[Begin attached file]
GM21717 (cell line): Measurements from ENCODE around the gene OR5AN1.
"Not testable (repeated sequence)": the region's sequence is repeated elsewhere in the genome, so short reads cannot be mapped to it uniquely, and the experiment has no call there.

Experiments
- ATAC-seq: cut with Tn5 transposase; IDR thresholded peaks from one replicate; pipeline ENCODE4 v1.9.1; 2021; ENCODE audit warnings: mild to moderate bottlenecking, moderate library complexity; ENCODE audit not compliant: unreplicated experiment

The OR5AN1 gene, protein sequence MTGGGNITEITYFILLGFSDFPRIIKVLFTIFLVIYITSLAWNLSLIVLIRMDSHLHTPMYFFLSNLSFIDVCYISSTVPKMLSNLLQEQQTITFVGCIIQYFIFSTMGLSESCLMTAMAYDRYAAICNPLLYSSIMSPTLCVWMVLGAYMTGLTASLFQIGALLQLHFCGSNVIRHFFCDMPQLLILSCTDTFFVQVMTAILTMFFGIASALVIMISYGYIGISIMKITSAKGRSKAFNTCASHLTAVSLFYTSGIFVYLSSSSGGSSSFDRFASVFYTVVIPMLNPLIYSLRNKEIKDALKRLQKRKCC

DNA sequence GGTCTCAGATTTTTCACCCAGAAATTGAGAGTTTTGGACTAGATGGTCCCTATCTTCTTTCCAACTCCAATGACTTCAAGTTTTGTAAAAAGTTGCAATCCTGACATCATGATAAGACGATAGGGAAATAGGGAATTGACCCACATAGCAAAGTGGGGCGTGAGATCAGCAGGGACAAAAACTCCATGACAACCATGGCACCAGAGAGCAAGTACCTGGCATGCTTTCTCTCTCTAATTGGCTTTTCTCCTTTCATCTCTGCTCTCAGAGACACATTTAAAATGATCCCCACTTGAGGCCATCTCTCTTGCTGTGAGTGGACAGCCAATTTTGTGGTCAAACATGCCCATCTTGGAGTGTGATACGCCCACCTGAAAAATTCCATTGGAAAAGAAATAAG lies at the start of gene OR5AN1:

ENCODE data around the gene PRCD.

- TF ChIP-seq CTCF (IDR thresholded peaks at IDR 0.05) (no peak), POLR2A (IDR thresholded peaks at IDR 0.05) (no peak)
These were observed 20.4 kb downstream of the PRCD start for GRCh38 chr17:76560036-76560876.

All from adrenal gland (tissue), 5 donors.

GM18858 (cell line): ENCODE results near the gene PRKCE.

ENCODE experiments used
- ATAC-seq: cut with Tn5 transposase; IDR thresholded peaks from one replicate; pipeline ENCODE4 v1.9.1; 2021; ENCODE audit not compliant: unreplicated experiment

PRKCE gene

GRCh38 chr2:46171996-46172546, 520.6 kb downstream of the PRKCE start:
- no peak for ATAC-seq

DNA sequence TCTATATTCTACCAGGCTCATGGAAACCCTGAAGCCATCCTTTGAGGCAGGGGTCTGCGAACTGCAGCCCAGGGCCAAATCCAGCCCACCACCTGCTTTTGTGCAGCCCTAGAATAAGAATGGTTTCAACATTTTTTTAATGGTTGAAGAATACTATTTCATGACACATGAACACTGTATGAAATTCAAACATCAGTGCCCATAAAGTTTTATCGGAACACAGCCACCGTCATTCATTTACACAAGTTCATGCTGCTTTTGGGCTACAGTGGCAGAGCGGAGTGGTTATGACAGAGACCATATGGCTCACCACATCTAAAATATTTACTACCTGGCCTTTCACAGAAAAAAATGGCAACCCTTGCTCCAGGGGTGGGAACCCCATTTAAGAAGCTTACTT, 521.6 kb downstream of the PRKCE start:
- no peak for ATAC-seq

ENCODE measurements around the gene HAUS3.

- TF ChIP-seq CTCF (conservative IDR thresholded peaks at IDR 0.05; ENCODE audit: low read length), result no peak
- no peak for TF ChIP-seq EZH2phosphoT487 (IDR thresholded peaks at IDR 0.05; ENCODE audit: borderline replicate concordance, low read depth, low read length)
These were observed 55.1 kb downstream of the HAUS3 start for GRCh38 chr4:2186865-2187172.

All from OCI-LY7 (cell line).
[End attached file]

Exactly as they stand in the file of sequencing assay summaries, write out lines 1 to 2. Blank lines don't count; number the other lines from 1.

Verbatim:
GM21717 (cell line): Measurements from ENCODE around the gene OR5AN1.
"Not testable (repeated sequence)": the region's sequence is repeated elsewhere in the genome, so short reads cannot be mapped to it uniquely, and the experiment has no call there.